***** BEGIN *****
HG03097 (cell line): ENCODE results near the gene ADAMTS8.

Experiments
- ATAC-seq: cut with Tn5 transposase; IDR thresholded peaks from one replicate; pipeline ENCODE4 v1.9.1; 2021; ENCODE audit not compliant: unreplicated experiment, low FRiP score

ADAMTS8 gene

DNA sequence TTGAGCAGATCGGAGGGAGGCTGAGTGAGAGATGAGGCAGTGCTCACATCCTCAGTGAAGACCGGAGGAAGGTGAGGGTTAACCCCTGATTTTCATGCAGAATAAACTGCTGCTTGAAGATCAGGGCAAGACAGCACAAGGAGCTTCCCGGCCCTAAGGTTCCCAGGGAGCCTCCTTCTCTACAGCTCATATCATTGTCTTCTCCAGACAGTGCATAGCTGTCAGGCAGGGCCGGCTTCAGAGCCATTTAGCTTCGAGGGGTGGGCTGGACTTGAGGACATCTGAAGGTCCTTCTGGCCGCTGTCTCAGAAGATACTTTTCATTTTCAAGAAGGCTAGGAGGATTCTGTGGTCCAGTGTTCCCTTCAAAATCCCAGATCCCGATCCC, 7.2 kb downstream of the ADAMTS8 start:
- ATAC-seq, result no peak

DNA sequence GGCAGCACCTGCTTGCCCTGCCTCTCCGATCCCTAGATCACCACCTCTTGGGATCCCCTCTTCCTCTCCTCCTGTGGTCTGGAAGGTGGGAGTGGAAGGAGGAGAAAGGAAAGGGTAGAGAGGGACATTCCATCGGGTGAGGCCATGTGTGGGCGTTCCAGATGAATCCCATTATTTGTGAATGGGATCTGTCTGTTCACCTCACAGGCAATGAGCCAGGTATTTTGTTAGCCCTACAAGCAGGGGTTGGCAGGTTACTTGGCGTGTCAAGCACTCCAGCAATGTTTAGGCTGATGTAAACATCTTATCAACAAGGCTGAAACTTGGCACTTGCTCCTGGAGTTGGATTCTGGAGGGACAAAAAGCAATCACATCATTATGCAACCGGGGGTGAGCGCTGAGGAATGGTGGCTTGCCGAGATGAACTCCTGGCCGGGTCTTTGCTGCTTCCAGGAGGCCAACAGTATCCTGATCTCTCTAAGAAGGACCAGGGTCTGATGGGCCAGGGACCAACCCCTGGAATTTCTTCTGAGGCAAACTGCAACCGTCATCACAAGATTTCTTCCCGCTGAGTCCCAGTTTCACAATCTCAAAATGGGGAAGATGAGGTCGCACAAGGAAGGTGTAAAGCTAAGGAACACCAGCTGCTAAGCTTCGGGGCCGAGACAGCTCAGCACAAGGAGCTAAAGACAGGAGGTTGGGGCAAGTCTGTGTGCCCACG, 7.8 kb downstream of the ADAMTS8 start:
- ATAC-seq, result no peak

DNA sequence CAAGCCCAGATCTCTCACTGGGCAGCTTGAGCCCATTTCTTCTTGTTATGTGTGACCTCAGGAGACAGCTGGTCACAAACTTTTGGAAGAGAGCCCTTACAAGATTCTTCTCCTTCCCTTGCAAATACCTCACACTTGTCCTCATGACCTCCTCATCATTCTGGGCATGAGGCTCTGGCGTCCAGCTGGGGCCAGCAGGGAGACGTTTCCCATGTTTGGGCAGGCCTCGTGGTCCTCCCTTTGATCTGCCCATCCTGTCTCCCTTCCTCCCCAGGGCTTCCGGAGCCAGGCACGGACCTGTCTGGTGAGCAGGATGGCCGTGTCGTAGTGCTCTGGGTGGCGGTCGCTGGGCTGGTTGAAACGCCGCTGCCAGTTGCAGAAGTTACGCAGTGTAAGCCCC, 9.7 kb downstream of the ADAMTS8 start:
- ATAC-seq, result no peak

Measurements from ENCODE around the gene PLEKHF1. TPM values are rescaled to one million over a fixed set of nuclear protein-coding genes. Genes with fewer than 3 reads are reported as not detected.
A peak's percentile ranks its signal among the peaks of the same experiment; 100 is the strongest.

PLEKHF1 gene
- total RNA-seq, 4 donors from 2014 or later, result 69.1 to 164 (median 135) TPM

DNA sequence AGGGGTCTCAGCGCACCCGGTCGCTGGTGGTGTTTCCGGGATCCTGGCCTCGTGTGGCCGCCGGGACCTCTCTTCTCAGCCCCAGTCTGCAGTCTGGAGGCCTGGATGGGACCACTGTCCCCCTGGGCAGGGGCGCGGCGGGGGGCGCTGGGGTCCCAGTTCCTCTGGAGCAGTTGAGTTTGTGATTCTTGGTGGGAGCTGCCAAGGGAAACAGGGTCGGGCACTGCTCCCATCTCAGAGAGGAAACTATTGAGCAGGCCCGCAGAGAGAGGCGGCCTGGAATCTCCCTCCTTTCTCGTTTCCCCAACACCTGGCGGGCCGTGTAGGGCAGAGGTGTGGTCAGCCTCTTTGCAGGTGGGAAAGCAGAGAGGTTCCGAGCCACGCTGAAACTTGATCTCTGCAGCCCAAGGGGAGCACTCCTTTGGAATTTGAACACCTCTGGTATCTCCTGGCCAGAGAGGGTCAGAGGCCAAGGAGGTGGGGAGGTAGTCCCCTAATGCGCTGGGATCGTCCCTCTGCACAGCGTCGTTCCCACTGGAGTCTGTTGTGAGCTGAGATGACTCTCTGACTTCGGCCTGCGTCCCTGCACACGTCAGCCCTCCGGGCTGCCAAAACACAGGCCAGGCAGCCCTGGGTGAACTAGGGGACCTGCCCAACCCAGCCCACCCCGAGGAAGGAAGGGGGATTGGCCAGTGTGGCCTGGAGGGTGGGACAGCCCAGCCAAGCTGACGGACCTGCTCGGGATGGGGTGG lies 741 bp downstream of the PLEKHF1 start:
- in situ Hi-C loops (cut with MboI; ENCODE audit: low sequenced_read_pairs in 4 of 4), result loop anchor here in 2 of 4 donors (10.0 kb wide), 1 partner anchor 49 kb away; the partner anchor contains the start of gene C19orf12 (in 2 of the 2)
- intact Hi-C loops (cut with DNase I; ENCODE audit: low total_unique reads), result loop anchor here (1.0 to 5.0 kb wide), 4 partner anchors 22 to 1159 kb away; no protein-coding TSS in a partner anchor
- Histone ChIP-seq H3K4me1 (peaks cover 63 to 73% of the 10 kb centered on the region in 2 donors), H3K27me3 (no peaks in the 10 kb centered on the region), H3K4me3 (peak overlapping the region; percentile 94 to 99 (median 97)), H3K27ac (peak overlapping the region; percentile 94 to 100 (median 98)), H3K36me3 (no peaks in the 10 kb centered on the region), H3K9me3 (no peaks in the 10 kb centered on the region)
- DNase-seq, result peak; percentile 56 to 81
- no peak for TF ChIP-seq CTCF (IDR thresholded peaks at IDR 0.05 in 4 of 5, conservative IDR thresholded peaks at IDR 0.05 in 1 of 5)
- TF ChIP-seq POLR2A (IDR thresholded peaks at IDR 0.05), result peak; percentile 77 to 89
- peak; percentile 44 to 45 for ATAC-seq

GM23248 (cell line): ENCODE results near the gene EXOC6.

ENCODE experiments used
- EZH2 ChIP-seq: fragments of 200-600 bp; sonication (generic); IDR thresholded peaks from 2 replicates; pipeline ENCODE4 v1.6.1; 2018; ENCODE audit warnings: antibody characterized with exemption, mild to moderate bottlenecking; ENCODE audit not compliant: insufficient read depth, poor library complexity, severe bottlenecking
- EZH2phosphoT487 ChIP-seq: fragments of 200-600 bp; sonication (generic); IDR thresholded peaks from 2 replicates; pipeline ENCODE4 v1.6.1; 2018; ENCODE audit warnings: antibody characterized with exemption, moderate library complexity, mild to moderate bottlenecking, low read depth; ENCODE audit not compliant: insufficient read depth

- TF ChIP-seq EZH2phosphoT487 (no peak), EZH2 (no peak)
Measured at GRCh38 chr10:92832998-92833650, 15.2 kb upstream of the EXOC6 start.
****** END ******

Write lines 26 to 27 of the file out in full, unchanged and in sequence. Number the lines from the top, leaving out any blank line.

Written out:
- EZH2phosphoT487 ChIP-seq: fragments of 200-600 bp; sonication (generic); IDR thresholded peaks from 2 replicates; pipeline ENCODE4 v1.6.1; 2018; ENCODE audit warnings: antibody characterized with exemption, moderate library complexity, mild to moderate bottlenecking, low read depth; ENCODE audit not compliant: insufficient read depth

- TF ChIP-seq EZH2phosphoT487 (no peak), EZH2 (no peak)